STEP 6: DEFEND!

Even knowing that the defense was informal, that my committee members were awesome, that my advisor would not set me up for failure, I was still nervous going in. I put on my James Baldwin sweatshirt and prayed for the confidence of Angela Davis, the candor of Ta-Nehisi Coates and the presence of mind of Ida B. Wells, Frederick Douglass, DuBois and literally every Black figure I’ve ever been inspired by as I walked up to the building.

We had it in the library in the American Studies building. I chatted with my advisor until everyone appeared, and soon after that, my advisor welcomed everyone and gave me the floor for my introduction. I did it and then the questions started. One of my committee members set me at ease by saying that all of his questions should be framed by the fact that he thought my portfolio was great and it was a really fun read. He got the ball rolling by asking me to talk about the parts that I enjoyed writing and did well in my portfolio and which could have used more work– and as I described how fun it was to go do archival research and learning about the historical presence of Black Panther, I finally understood what everyone was trying to tell me. I was the expert on this. I knew this stuff. This was my wheelhouse and I loved it. It showed in my work. It showed in my face as I lit up talking about my paper. So it went on like that for an hour and a half, fielding questions about intellectual property, time-traveling frogs, and Christopher Priest. They complimented sections of my close readings and pointed out one important section of an image that I completely missed (thankfully it didn’t destroy my argument and I can go back and add it as a footnote.) They gave me suggestions and helped me think through where I could go with my ideas. I took lots of notes, and then at last, it was over.

They asked me to step out of the room for a few minutes and when the door opened again, my advisor came to get me, smiling widely and giving me thumbs up. “They loved it!” she told me, and I walked back into the room to congratulations and hugs. I chatted with them for a little while longer, got myself a celebratory hazelnut latte, and called my parents with the news as I walked to class.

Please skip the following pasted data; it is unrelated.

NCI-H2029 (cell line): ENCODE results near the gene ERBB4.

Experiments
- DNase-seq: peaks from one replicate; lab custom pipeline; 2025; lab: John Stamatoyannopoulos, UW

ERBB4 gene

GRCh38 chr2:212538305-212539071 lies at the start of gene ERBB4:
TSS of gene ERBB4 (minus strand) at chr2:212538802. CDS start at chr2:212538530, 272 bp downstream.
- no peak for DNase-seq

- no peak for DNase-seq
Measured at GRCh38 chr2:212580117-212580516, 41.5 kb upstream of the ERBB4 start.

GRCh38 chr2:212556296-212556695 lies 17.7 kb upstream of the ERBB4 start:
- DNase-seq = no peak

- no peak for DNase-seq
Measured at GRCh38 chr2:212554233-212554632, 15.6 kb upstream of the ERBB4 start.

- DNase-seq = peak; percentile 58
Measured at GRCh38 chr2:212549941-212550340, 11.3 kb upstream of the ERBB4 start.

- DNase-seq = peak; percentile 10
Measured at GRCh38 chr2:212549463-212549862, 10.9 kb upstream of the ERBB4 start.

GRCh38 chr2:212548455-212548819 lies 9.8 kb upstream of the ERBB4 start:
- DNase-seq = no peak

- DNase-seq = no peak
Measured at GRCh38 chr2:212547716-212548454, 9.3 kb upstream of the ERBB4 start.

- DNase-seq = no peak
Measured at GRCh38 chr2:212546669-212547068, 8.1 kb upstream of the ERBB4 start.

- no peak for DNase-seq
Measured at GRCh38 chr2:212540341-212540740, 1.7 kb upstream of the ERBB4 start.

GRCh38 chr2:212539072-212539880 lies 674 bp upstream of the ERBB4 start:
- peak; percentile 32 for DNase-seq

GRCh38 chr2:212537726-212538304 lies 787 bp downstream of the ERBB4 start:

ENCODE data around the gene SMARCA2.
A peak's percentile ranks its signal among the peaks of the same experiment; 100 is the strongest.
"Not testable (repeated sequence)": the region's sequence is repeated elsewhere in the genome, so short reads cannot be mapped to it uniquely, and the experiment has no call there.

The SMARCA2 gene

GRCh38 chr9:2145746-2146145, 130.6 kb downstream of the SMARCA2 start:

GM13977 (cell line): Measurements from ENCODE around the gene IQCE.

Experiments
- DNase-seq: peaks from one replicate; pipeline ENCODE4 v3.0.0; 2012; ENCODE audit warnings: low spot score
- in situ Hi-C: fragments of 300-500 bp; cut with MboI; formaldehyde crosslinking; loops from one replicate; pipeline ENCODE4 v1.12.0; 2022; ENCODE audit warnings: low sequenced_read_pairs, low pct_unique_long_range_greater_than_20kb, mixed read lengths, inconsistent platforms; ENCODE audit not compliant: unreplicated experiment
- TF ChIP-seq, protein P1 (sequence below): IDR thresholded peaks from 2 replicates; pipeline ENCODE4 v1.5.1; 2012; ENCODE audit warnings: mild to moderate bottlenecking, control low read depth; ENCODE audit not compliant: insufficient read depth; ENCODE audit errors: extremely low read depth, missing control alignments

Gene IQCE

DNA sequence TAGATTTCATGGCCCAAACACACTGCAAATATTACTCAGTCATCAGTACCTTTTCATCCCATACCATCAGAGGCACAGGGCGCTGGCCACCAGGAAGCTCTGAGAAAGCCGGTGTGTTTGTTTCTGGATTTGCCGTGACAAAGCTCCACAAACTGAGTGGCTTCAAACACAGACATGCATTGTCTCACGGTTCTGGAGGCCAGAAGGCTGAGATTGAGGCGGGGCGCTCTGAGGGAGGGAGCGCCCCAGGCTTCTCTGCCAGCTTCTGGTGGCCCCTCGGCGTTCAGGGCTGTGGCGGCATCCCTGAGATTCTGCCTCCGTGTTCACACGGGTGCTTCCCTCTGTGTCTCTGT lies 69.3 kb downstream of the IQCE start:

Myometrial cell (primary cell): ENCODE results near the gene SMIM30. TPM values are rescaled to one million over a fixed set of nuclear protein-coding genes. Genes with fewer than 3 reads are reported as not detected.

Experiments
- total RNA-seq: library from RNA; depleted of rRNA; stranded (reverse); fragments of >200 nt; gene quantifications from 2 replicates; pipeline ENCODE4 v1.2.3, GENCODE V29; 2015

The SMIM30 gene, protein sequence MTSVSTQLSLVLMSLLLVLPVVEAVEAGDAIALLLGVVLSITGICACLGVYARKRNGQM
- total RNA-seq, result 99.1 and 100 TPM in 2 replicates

STEP 7: CELEBRATE AND GIVE THANKS!

IMG_4389 I spent the hours after my successful defense buying myself ingredients to make stew, having Red Lobster with my parents and writing a blog post about my gratitude for everyone who helped me get to this point.

The celebration lasted a couple of days. I was taken out for dinner, ice cream and coffee by friends and family. My friend got me a hilariously appropriate congratulatory Superman card, on which she had crossed out the “birthday” with Sharpie and added “defense” instead. I got calls from friends and texts from advisors and mentors and I could not have been happier.

STEP 8: Attend to the final administrative touches.

Now, even though the hard part is over, I still have administrative touches to go through. My committee each gave me drafts with comments and line edits, though one member assured me it would be a day or two of edits at the most. I still have to submit it to an online system for the College, which could result in formatting edits, plus forms of all kinds which will allow it to go on JSTOR and I have to get it bound for the American Studies department once those edits happen.

My advisor suggested I get these done sooner than later, so I’ll probably take this up again over Fall Break. I applied to get my diploma in January, so I do need to make sure all of these logistic matters are in order so nothing stands between me and degree number 2.

It’s been a wild ride but the worst is over thankfully. Now, I can move on to the next step– I’ll admit, I’m already thinking about comps lists.

As my mom would say, “Keep it movin’.”